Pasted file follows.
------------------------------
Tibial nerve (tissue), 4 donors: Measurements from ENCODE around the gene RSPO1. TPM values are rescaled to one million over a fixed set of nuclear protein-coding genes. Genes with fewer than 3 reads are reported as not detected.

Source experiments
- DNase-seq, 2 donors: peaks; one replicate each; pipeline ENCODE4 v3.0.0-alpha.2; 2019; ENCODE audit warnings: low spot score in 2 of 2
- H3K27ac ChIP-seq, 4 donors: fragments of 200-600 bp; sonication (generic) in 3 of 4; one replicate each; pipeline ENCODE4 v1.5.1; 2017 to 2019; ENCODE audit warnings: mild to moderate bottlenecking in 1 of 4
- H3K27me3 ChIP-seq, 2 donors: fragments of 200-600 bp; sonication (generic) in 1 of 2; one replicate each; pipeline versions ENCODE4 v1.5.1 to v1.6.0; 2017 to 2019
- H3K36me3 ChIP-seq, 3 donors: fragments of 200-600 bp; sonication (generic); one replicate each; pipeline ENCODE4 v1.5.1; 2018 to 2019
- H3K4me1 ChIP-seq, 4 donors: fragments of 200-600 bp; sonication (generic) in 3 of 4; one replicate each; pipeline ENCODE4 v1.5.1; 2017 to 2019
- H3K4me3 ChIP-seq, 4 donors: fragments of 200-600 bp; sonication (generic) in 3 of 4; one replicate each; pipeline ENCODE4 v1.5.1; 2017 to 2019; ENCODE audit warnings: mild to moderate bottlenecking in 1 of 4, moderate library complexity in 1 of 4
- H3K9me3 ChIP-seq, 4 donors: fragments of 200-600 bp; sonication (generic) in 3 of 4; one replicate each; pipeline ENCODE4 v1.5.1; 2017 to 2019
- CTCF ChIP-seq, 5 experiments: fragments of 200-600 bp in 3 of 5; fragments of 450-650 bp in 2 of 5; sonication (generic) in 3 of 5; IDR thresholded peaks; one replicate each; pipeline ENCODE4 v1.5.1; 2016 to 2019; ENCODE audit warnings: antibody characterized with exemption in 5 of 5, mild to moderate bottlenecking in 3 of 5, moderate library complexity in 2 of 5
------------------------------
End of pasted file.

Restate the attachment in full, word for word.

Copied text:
Tibial nerve (tissue), 4 donors: Measurements from ENCODE around the gene RSPO1. TPM values are rescaled to one million over a fixed set of nuclear protein-coding genes. Genes with fewer than 3 reads are reported as not detected.

Source experiments
- DNase-seq, 2 donors: peaks; one replicate each; pipeline ENCODE4 v3.0.0-alpha.2; 2019; ENCODE audit warnings: low spot score in 2 of 2
- H3K27ac ChIP-seq, 4 donors: fragments of 200-600 bp; sonication (generic) in 3 of 4; one replicate each; pipeline ENCODE4 v1.5.1; 2017 to 2019; ENCODE audit warnings: mild to moderate bottlenecking in 1 of 4
- H3K27me3 ChIP-seq, 2 donors: fragments of 200-600 bp; sonication (generic) in 1 of 2; one replicate each; pipeline versions ENCODE4 v1.5.1 to v1.6.0; 2017 to 2019
- H3K36me3 ChIP-seq, 3 donors: fragments of 200-600 bp; sonication (generic); one replicate each; pipeline ENCODE4 v1.5.1; 2018 to 2019
- H3K4me1 ChIP-seq, 4 donors: fragments of 200-600 bp; sonication (generic) in 3 of 4; one replicate each; pipeline ENCODE4 v1.5.1; 2017 to 2019
- H3K4me3 ChIP-seq, 4 donors: fragments of 200-600 bp; sonication (generic) in 3 of 4; one replicate each; pipeline ENCODE4 v1.5.1; 2017 to 2019; ENCODE audit warnings: mild to moderate bottlenecking in 1 of 4, moderate library complexity in 1 of 4
- H3K9me3 ChIP-seq, 4 donors: fragments of 200-600 bp; sonication (generic) in 3 of 4; one replicate each; pipeline ENCODE4 v1.5.1; 2017 to 2019
- CTCF ChIP-seq, 5 experiments: fragments of 200-600 bp in 3 of 5; fragments of 450-650 bp in 2 of 5; sonication (generic) in 3 of 5; IDR thresholded peaks; one replicate each; pipeline ENCODE4 v1.5.1; 2016 to 2019; ENCODE audit warnings: antibody characterized with exemption in 5 of 5, mild to moderate bottlenecking in 3 of 5, moderate library complexity in 2 of 5